A recent article from a gentleman affiliated with the Independent Christian Church contends that the New Testament is not a “set of laws” to which the Christian is obligated. He argues that the essence of the New Testament is love and grace, and “love is not law” and “grace is not law.” One of the conclusions our friend draws, therefore, is this. There is no “worship” ritual to which the child of God is bound on a weekly basis in this age.
Sadly, this student is quite mistaken. He, and others of his persuasion, have been driven to this unscriptural and illogical position due to the fact that they have been unable to find New Testament authority for some of the acts in which they participate. Accordingly, they have simply dismissed the idea that the New Testament regime is buttressed with law, and they have opted for a humanly-devised worship program. But consider the following brief points which fly in the face of this theory.
Does Grace and Love Preclude Law?
The notion that the New Testament system is all “love” and “grace,” and therefore it is bereft of “law” is a serious error. The Old Testament prophets declared that the new administration would constitute a “law” from God (Isa. 2:2-4; Jer. 31:31-34). The sacred New Testament writers spoke of the “law of Christ” (Gal. 6:2; cf. 1 Cor. 9:21).
While the New economy is not a legal system completely analogous to the Old, one should never conclude that the New is void of a pattern of teaching, worship, or conduct regulation. Romans 6:17 speaks of that “form” (“pattern,” ASV fn; “standard,” ESV) of teaching to which we have been committed. If the New Testament is not law, one could never sin today, because sin, by definition, is a transgression of law (1 Jn. 3:4; cf. Rom. 4:15).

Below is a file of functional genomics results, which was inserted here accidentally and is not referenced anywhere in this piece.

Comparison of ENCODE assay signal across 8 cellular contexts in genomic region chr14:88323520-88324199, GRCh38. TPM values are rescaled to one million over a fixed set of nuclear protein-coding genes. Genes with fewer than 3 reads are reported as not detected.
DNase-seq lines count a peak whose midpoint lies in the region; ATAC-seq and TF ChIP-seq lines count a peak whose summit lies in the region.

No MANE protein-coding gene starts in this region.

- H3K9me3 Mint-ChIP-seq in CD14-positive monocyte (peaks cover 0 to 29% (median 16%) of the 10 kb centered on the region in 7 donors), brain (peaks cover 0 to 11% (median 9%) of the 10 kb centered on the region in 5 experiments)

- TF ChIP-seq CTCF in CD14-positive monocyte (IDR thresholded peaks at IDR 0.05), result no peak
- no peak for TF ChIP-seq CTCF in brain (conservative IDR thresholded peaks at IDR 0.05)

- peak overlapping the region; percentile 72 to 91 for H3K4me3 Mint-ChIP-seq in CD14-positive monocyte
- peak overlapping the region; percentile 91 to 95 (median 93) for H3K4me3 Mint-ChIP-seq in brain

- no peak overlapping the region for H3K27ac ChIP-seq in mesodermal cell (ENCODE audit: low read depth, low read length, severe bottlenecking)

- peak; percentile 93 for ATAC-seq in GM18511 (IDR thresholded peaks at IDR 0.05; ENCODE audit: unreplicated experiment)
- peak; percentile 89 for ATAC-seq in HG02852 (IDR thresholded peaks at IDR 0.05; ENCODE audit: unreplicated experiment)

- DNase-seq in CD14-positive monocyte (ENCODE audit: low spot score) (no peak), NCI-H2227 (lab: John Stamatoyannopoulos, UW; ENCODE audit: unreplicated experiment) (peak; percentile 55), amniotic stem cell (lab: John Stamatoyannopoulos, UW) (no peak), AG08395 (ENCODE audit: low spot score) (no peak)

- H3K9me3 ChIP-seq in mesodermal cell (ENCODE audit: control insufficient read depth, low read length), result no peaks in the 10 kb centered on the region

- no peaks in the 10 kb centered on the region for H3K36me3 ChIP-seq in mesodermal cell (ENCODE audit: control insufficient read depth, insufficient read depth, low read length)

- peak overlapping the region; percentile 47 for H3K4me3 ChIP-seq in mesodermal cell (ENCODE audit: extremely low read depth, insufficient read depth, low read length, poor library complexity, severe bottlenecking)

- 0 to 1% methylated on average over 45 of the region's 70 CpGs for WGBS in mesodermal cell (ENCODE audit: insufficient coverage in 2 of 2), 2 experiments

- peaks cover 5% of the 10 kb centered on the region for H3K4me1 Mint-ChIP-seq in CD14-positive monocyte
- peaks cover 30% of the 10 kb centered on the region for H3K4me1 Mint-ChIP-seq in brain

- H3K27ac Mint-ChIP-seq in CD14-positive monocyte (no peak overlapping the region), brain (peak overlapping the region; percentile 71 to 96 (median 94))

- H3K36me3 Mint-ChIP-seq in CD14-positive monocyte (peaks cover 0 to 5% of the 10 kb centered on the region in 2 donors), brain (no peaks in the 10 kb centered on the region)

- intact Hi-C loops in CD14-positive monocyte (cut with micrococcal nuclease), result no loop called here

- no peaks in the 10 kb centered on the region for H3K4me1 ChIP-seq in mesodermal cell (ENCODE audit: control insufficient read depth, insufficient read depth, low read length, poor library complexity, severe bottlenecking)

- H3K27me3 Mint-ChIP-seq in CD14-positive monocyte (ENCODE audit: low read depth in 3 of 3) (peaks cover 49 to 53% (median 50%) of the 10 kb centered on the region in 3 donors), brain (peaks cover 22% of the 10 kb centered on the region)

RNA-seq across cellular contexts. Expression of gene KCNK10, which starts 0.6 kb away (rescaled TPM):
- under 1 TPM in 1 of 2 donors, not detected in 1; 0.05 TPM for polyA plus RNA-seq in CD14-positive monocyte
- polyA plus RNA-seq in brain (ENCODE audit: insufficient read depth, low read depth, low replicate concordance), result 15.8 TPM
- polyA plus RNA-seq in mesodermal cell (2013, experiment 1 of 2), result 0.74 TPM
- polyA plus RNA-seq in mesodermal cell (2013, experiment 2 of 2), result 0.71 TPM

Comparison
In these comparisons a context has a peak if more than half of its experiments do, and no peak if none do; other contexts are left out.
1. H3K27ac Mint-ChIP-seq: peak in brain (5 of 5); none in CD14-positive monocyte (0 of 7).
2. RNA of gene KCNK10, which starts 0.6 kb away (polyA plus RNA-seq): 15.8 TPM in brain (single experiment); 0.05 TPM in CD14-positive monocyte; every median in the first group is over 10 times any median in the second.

Worshipping in Truth
The novel notion that no worship format is bound upon Christians today stands in bold contradiction to the teaching of Jesus and his inspired penmen. It was the Lord himself who said that worship must be rendered to God “in truth” (Jn. 4:24), which, elsewhere, he indicated was embodied within the word of God (Jn. 17:17).
Similarly, Paul affirmed that the true people of the Lord are those who “worship by the Spirit” (Phil. 3:3), which means by the Spirit’s instruction (as conveyed through the Scriptures — Eph. 6:17).
“Will-worship” Is Condemned
If there is not a prescribed worship ritual for the Lord’s day, then one is free to do nothing at all, or, if he elects to worship, he has the license to improvise his own procedures. He thus would be allowed to practice an “arbitrary” worship. But this is exactly what the Bible condemns as “will-worship” (Col. 2:23).
J.H. Thayer comments on the Greek term that is rendered “will-worship” (ethelo-threskeia). He says it denotes “worship which one devises and prescribes for himself” (Greek-English Lexicon, Edinburgh: T.&T. Clark, 1958, p. 168). This is precisely what our erring friend argues in favor of in the article sited above.
F.W. Danker defines “will-worship” as a “self-made” or “do-it-yourself religion” (Greek-English Lexicon, Chicago: University of Chicago, 2000, p. 276; cf. NIV; ESV).
Sound Hermeneutics Rejected
The ideology defended by the gentleman under review is the result of an abandonment of the full complement of sound hermeneutical principles by which biblical authority is established. It rejects, for example, the force of binding examples and logical inferences deduced from scriptural premises.
In summary, the “unregulated worship” dogma is symptomatic of a serious misunderstanding of New Testament truth — if one views the ideology in the best possible light. At worst, it could reflect a disposition of arrogant presumption.